When I think about Houston, the humidity and the cicadas just create a palpable experience in my brain. And so, just getting to explore climate and landscape and how that informs the way that people in my community move to these different places, I think that’s become a huge interest of mine in filmmaking. 

Poster for ‘When You Left Me on That Boulevard.’

Given that homecoming aspect, what was it like going back to San Diego and shooting ‘Boulevard?’ 

I think it was around 2019 I visited my mom’s province, and she, her cousins, and childhood friends threw a big party for themselves by the water, like they rented this big karaoke cabana, and it was a very familiar scene of them cooking a lot of food and bringing them all over and chatting and laughing and dancing and singing. I actually watched one of my aunties sing Boulevard (by Dan Byrd) at that karaoke party, so that was a very spellbinding moment. 

So I guess sitting there and seeing this very familiar scene as someone in their late-20s, it occurred to me that the last time I had seen them all together was back in 2006, which I think was at my auntie’s house for Thanksgiving. It was very emotionally striking for me; it really made me meditate on the distance I had from the experience of being with them in San Diego. It was also around this time that I started to go to therapy as well. 

A lot of that work looked like extending loving kindness to my younger self. I feel like when I was living in San Diego and just being a teenager concerned with affairs of the heart, I developed a lot of uncharitable views and habits about myself, and so I think just the alchemy of seeing my aunties for the first time and starting to interrogate my younger self and her place in my adult life, that’s what made me interested in going back to San Diego.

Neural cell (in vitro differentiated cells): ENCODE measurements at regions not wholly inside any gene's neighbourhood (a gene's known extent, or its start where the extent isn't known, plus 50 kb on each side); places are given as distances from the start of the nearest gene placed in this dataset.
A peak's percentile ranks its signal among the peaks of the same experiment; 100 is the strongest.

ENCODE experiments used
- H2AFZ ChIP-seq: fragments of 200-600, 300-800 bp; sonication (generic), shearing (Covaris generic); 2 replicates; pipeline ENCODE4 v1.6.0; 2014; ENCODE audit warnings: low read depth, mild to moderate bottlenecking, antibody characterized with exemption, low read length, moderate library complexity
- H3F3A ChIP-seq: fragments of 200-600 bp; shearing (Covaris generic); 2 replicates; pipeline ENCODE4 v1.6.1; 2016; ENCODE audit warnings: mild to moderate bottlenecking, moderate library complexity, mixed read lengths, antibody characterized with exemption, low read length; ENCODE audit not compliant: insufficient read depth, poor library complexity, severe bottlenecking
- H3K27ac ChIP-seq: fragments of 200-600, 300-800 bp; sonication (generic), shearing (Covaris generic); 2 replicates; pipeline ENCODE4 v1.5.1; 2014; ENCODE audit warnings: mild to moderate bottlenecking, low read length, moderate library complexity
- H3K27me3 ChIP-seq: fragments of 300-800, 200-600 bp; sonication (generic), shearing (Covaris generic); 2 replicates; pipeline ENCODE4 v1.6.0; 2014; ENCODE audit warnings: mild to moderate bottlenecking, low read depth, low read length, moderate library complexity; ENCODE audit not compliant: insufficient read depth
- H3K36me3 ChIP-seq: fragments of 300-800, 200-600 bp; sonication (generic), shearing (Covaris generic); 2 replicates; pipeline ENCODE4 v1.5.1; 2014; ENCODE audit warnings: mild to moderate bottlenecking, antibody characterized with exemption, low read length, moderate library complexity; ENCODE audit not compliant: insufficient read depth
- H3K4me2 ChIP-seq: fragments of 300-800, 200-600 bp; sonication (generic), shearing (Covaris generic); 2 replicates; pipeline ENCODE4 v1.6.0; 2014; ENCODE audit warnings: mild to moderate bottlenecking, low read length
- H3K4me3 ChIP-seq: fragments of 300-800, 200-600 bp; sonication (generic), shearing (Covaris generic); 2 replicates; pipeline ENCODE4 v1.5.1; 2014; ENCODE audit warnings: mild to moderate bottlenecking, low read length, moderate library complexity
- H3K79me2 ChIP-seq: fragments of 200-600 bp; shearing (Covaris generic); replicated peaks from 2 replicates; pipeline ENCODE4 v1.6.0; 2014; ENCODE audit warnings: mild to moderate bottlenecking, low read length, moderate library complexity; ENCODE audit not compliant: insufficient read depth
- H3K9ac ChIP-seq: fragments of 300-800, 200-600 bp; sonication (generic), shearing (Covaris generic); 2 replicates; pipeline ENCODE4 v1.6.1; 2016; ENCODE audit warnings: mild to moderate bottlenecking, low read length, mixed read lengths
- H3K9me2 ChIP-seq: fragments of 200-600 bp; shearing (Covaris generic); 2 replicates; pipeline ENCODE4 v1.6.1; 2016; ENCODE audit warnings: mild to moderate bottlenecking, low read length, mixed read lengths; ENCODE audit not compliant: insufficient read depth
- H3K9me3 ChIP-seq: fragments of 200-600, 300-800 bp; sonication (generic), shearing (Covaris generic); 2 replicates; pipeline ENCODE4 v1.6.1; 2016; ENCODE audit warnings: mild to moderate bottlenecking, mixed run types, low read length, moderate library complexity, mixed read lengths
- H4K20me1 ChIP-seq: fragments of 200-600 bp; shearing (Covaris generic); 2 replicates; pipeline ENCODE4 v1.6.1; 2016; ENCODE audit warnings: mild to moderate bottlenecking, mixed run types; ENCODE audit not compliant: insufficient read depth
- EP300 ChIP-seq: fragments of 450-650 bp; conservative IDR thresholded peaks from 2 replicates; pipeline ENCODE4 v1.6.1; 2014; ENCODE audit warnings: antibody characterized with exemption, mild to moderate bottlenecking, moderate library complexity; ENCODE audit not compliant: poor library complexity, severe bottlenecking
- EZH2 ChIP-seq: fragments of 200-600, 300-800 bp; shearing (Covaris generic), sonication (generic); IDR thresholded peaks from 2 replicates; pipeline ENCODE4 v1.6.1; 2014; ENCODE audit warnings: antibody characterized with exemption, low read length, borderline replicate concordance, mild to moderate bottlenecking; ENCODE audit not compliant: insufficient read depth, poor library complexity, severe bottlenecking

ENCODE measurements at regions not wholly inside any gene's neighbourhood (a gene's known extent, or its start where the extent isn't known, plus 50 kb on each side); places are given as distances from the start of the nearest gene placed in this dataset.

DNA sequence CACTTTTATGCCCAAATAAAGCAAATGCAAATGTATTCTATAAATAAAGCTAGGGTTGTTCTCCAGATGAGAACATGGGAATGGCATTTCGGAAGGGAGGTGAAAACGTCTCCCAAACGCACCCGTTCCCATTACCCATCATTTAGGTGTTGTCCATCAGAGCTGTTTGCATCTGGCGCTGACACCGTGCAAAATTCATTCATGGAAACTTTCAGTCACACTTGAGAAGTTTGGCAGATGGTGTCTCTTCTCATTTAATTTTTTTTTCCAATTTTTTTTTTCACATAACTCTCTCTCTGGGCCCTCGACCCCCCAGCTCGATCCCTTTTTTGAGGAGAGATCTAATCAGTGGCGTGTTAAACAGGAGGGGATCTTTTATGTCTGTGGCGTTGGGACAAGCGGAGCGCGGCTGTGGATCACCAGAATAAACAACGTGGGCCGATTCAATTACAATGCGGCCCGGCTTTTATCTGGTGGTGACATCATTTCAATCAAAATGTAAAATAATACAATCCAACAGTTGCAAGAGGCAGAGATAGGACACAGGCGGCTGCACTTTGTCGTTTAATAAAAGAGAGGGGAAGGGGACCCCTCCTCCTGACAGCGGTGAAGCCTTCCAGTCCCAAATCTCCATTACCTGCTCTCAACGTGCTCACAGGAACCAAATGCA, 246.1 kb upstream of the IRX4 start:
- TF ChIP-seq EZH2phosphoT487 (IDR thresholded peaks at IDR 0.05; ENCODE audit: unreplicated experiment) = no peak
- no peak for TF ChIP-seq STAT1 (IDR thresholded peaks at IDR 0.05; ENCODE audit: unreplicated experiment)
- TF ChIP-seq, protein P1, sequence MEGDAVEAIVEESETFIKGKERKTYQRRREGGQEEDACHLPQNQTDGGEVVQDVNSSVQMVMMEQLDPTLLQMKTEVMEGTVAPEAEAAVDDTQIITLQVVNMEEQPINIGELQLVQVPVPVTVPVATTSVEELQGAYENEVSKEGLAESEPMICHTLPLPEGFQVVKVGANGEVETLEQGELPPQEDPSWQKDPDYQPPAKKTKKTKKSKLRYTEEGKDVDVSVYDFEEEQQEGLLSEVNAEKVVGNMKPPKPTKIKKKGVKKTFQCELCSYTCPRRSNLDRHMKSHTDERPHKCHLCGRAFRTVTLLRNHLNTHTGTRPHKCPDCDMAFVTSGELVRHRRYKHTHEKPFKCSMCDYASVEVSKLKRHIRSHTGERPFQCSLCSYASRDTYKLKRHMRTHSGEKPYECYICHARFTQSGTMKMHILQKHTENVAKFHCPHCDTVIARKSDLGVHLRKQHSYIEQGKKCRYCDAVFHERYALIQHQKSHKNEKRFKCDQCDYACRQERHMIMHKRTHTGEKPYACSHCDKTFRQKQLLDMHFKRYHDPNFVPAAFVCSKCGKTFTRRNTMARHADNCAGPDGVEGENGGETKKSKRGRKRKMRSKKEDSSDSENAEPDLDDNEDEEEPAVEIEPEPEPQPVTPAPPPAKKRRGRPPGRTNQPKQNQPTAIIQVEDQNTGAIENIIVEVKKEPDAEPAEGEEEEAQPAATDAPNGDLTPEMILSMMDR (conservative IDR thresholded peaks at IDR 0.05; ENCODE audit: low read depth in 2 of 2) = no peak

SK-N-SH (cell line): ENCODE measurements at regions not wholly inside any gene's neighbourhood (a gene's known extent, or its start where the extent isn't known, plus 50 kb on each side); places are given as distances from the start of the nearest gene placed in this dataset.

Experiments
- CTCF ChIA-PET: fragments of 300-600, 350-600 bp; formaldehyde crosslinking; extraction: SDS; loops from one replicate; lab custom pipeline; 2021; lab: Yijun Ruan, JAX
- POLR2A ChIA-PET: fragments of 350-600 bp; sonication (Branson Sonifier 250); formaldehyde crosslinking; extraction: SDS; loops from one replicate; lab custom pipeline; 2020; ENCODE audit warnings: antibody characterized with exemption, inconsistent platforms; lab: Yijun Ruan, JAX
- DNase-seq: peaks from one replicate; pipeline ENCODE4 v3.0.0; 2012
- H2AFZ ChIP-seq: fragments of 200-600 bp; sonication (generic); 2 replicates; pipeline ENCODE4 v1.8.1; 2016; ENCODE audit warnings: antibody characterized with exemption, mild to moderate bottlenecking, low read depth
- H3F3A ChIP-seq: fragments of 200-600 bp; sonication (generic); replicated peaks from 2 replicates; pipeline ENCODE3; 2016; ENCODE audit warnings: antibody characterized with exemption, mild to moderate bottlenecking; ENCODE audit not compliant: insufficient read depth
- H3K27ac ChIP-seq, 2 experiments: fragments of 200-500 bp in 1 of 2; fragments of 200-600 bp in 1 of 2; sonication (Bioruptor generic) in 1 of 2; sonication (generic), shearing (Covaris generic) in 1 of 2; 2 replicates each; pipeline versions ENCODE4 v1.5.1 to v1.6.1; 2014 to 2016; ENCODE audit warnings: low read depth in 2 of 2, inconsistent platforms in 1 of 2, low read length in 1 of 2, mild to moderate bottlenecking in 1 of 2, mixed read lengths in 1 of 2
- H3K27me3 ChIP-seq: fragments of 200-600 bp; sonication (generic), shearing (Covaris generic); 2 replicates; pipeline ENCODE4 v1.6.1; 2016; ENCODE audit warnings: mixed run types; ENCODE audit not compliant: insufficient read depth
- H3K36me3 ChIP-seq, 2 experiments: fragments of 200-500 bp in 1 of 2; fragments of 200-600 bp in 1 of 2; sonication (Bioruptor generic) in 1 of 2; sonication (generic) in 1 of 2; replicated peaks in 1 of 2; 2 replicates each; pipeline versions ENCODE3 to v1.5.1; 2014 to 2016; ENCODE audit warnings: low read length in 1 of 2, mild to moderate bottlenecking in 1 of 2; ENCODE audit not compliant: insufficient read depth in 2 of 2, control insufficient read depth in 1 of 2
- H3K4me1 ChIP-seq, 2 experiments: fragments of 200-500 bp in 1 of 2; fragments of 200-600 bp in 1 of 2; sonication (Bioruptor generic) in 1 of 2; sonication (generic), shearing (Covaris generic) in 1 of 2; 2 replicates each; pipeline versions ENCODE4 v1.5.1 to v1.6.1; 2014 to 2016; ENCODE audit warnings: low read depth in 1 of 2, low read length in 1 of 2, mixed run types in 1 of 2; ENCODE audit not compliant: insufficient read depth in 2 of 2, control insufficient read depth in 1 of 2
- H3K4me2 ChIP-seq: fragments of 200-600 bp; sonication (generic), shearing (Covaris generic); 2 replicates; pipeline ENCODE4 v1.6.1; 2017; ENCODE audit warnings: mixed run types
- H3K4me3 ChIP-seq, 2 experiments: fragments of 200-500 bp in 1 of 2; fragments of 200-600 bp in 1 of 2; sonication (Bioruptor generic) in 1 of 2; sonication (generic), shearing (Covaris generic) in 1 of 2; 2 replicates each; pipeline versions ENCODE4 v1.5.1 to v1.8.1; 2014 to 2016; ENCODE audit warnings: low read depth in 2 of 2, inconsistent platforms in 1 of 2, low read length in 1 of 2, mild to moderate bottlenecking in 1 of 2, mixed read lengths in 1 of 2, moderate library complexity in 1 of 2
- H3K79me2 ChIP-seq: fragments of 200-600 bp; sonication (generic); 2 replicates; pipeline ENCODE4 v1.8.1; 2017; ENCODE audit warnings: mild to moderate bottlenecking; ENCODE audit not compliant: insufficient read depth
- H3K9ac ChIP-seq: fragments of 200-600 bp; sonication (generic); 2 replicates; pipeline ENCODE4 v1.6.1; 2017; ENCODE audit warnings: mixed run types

Behind the scenes of ‘When You Left Me on That Boulevard.’ Contributed photo

On the whole idea of extending loving kindness to your younger self, is this film autobiographical or semi-autobiographical in any way? 

I feel like it has the vague shape of my family and me, but none of it is really autobiographical. I think it’s only spiritually autobiographical on some level. It’s funny because my mom saw a cut, and she was very horrified; she was like: “Did you actually smoke weed on Thanksgiving?” It does pull from my emotional memories of every Thanksgiving party I’ve been to up until now, even in Houston, where I celebrate Thanksgiving with my family. It’s a vastly different Filipino-American community in Houston than it is in San Diego. Though, I feel like there are still the same elements and scenes, and so I’ve always just gravitated to those aspects of the parties. 

Can you elaborate more on what were the challenges, learning experiences, and general realizations you had during the shoot?

The funny thing is, I feel like this was one of the smoother shoots I’ve been on, which is very surprising to me. I think that was validated by seeing a lot of people having fun and generally in a flow on set; I thought that was really special. One of the biggest challenges really was a pretty common one in that we were all just trying to make the day and trying to stay on schedule, I think that’s always something on a film set. A lot of us came from other sets beforehand, we’ve had some pretty awful experiences, and we really wanted to avoid that, and we took careful steps to avoid that. I think that the payoff was awesome, and I wanna take my time for the next one.

Behind the scenes of ‘When You Left Me on That Boulevard.’ Contributed photo

In terms of the collaboration aspect, your actors and the people you worked with were new. Do you think the community aspect played a role in making the shoot smooth?

Yeah, because I think there was so much community investment and excitement. Three of our principal cast members were actually from the area and actually grew up there. The other two were based in Southern California, so they were very familiar with the aspects of the community, so they immediately got it. They were very excited, and it was also scary for me because I was like: “Oh, there’s pressure to really make this experience worthwhile for them.” I think it was that community involvement that immediately gave them a boost and an understanding of what this story was and what it meant to me personally because Paradise Hills is such a special place, and I miss it all the time.